After seemingly being put to rest last year, the controversy over a supposed “hiatus” has resurfaced, but this time with a key change in terminology that could temper the pitch of the discussion.
The idea that global warming took a hiatus in the 2000s has stoked political debate in the United States over the validity of climate models and scientists’ near-universal consensus that global warming has been man-made. If a pause in global warming occurred even as global industries continued to rely on fossil fuels, then perhaps the changes seen in climate scientists could be attributed to natural variation after all, critics of climate change science have argued.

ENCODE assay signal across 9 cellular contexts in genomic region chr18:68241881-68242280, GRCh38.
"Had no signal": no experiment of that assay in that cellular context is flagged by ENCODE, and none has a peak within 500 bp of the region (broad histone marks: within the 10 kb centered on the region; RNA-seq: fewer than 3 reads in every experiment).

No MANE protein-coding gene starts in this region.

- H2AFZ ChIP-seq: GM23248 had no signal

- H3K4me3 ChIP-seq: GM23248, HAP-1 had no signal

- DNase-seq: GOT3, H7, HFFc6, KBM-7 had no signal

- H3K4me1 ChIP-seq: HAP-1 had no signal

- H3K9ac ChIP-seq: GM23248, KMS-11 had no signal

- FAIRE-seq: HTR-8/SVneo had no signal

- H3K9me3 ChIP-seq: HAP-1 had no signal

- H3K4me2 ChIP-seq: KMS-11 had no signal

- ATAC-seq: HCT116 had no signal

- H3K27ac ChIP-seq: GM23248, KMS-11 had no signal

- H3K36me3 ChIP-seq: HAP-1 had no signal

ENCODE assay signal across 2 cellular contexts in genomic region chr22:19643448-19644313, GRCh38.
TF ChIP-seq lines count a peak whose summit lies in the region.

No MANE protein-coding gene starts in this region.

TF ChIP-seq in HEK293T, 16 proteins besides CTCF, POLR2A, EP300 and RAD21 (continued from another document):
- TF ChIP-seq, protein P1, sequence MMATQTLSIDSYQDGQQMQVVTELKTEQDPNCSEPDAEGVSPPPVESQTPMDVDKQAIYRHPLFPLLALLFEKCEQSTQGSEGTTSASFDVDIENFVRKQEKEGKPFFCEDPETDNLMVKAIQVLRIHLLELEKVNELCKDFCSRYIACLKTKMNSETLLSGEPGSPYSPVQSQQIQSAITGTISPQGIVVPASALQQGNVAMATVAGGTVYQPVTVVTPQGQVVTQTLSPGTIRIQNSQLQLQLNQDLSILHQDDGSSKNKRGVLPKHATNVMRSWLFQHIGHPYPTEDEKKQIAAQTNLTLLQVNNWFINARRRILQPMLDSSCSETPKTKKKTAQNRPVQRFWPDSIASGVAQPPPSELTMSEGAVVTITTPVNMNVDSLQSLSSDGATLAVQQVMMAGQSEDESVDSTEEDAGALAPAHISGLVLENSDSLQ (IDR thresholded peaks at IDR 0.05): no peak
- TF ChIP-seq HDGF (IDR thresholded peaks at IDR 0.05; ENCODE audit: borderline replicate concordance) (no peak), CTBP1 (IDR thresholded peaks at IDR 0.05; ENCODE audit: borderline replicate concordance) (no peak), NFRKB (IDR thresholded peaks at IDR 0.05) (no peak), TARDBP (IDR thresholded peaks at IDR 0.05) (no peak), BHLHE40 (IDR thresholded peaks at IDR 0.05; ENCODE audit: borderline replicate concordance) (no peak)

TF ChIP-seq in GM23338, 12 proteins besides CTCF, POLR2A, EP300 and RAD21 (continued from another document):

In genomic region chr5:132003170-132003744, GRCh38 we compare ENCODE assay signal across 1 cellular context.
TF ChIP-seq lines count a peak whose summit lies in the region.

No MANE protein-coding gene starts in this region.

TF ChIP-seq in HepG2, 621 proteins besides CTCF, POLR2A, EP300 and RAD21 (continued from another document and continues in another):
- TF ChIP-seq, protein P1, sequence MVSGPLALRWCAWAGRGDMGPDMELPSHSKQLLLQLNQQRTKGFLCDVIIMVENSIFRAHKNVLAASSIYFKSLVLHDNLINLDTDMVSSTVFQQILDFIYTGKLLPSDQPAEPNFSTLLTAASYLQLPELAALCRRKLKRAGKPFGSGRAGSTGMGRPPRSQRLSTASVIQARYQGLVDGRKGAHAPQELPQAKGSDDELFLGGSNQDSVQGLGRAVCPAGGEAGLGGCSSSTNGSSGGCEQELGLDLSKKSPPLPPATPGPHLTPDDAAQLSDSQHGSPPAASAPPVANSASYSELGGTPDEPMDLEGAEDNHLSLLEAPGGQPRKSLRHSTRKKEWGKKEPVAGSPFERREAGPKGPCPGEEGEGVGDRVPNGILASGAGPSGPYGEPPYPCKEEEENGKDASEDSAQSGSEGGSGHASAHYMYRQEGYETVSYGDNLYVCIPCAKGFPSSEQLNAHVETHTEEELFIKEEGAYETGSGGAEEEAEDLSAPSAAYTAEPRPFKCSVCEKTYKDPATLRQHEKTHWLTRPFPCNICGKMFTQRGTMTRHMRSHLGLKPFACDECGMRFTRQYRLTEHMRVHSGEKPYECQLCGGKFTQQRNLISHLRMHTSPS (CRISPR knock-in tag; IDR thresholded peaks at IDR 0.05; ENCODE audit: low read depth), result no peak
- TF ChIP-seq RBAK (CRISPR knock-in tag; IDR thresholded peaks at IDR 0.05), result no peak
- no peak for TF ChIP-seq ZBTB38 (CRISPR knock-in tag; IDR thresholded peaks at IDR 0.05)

The debate would seem to have been put to rest last year, after scientists from the National Oceanic and Atmospheric Administration (NOAA) recalculated climate data to correct for known biases and found that global warming had not paused as proponents of the hiatus theory had suggested. Last November, the online science journal Scientific Reports published an article that affirmed the NOAA’s claim.In other words, they "recalculated" for all "known biases" save for their own.